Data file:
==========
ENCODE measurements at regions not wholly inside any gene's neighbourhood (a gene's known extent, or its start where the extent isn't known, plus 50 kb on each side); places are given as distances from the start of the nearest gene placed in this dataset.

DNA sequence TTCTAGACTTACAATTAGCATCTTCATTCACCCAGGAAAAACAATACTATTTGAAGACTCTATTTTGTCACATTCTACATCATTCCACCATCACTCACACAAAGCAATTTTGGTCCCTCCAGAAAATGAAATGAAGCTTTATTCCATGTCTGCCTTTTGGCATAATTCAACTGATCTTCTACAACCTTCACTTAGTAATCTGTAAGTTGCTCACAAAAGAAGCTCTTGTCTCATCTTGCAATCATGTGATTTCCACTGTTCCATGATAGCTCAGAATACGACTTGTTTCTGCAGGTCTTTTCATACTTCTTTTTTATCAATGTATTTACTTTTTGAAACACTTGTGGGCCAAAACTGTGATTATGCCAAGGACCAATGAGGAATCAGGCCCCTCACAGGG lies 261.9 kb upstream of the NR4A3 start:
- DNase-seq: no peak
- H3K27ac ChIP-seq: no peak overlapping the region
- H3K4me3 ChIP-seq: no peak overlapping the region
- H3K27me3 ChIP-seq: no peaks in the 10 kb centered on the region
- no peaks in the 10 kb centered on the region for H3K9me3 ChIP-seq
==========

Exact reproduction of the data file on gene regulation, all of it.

ENCODE measurements at regions not wholly inside any gene's neighbourhood (a gene's known extent, or its start where the extent isn't known, plus 50 kb on each side); places are given as distances from the start of the nearest gene placed in this dataset.

DNA sequence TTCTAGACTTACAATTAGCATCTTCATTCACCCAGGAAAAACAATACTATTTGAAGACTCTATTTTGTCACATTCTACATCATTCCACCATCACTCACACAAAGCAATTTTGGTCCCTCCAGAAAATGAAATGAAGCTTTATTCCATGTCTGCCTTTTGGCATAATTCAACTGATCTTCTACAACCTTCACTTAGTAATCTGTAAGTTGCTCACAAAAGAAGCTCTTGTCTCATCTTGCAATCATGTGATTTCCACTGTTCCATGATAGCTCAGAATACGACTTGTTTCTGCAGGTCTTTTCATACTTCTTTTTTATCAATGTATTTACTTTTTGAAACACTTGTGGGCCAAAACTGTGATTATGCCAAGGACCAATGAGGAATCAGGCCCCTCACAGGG lies 261.9 kb upstream of the NR4A3 start:
- DNase-seq: no peak
- H3K27ac ChIP-seq: no peak overlapping the region
- H3K4me3 ChIP-seq: no peak overlapping the region
- H3K27me3 ChIP-seq: no peaks in the 10 kb centered on the region
- no peaks in the 10 kb centered on the region for H3K9me3 ChIP-seq